Leonardo Unveils Next-generation Spartan

 - November 12, 2020, 12:11 PM
The C-27J Next Generation introduces performance-enhancing winglets and a new avionics suite compliant with future air traffic requirements. The first example is currently in the final stages of flight test. (Photo: Leonardo)

Leonardo has begun the final phase of testing a new version of the proven Spartan that it is calling the C-27J Next Generation and that becomes the baseline production configuration. The company is scheduled to deliver the first of two examples of the military transport aircraft to an undisclosed customer next year.

At the heart of the improved C-27J is an enhanced avionics suite that complies with next-generation air traffic control requirements, to ensure that the aircraft remains fully capable of operating in future airspace and to further enhance safety levels. Systems such as FANS 1/A+ datalink, TCAS 7.1, Cat III instrument landing system, and enhanced video terrain avoidance and warning system are included.

A new weather radar is installed, and the cockpit displays, intercom system, radio navigation, cargo control panel, and intercom system are also new. LED lighting is fitted in the cabin. The aircraft features enhanced satellite communications capabilities. It is equipped with Mode 5 IFF/ADS-B Out, and tactical vertical navigation and search and rescue autopilot modes are available. The avionics and systems interfaces are all new. Most noticeable of the aerodynamic improvements are drag-reducing winglets, which enhance short take-off and landing performance as well as improve cruise economy.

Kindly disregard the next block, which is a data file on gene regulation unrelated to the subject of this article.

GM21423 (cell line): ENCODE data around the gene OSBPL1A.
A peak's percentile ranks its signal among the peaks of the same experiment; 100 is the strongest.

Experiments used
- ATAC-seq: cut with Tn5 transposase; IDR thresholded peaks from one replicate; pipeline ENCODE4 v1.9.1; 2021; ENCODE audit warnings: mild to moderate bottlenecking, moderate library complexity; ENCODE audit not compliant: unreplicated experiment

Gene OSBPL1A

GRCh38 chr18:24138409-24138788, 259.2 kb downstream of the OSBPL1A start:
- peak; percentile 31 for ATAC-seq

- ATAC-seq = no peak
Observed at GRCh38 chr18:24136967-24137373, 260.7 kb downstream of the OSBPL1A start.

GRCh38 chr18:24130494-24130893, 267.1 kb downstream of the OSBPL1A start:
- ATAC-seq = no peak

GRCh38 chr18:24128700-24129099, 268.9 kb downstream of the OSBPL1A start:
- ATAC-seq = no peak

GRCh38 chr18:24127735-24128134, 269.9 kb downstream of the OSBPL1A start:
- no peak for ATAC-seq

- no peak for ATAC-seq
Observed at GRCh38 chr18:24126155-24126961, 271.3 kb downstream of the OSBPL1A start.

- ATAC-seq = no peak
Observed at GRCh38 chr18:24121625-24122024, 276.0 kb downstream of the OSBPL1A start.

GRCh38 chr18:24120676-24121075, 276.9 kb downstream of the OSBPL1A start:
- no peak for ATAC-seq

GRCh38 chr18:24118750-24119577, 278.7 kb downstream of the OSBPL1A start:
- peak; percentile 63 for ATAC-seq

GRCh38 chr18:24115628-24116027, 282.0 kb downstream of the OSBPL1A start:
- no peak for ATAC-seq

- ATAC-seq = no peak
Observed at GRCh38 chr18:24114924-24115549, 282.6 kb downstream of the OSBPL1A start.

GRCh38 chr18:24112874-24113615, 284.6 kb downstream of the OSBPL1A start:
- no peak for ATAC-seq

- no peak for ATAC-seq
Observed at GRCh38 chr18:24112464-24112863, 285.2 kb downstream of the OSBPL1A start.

“The enhanced C-27J brings the unrivaled quality and capabilities of the Spartan to the next, higher level," said Marco Zoff, managing director of Leonardo’s Aircraft Division. “Its operators will benefit from modern avionics, increased performance, and efficiency.”

The C-27J currently serves with the air arms of Australia, Bulgaria, Chad, Greece, Italy, Kenya, Lithuania, Mexico, Morocco, Peru, Romania, Slovakia, and Zambia. The U.S. Air Force also bought the type but subsequently handed them over to the Coast Guard and the Army’s Special Operations Command following budget cuts.